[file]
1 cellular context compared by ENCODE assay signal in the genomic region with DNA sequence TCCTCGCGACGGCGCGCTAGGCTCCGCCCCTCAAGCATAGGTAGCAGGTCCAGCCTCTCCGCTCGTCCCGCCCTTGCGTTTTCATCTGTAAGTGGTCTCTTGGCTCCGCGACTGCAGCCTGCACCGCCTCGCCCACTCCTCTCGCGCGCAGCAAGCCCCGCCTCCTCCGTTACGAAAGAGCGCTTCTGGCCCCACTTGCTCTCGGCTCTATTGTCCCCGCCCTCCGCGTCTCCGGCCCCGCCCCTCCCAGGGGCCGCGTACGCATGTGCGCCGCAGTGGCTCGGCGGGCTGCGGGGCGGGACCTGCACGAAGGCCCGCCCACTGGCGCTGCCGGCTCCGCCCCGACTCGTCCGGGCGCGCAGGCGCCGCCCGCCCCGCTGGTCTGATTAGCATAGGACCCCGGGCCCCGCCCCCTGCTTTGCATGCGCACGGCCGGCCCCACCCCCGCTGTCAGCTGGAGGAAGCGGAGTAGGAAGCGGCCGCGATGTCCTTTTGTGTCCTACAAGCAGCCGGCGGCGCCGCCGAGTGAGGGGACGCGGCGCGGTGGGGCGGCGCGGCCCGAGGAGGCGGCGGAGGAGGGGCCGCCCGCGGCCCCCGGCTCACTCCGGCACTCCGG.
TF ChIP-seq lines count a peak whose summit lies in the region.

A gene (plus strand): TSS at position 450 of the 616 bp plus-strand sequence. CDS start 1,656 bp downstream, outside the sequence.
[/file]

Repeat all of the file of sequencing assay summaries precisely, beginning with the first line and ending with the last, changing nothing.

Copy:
1 cellular context compared by ENCODE assay signal in the genomic region with DNA sequence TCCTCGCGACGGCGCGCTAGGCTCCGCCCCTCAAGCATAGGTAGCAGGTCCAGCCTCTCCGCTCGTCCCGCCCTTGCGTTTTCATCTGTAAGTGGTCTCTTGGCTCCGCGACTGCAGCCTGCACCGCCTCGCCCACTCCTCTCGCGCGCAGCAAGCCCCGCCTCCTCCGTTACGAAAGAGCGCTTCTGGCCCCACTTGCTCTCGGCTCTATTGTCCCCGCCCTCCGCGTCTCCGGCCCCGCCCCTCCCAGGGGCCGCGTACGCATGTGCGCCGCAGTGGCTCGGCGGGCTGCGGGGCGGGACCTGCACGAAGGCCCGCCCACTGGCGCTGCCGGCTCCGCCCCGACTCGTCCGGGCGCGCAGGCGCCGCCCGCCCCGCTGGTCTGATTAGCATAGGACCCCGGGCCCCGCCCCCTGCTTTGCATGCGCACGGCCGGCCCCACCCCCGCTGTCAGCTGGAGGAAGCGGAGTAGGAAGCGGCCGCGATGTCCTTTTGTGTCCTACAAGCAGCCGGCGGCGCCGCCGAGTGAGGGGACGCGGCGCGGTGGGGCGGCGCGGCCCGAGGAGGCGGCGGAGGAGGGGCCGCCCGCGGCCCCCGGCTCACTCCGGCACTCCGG.
TF ChIP-seq lines count a peak whose summit lies in the region.

A gene (plus strand): TSS at position 450 of the 616 bp plus-strand sequence. CDS start 1,656 bp downstream, outside the sequence.